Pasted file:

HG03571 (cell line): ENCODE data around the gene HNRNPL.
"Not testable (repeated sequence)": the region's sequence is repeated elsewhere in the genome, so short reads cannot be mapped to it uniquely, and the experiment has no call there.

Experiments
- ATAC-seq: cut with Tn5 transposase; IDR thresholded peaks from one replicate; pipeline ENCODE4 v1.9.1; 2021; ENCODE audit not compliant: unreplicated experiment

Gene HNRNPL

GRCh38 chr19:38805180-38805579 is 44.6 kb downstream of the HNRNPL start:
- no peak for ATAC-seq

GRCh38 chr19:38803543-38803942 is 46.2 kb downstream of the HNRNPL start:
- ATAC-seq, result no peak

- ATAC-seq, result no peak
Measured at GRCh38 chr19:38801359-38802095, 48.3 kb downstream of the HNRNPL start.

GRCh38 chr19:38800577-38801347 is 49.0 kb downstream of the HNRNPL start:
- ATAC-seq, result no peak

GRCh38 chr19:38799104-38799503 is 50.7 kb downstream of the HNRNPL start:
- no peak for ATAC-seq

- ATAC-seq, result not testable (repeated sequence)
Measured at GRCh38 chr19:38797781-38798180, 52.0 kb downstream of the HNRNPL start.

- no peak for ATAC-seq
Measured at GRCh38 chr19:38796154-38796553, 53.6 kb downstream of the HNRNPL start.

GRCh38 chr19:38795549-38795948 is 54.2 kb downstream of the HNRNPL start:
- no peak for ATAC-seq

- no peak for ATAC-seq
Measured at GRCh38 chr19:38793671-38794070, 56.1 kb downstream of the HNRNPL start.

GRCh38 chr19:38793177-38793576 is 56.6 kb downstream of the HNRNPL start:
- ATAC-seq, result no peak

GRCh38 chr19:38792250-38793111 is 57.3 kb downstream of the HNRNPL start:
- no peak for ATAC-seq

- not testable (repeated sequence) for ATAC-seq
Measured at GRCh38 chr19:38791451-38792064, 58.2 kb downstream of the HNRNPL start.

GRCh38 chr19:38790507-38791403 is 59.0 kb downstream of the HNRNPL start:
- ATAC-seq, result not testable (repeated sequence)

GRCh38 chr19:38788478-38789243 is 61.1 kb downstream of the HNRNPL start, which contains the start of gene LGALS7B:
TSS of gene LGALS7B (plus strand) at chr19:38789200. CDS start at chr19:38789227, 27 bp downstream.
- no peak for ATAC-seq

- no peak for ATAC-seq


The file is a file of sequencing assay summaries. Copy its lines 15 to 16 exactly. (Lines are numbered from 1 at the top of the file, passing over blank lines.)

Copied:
- no peak for ATAC-seq

- ATAC-seq, result not testable (repeated sequence)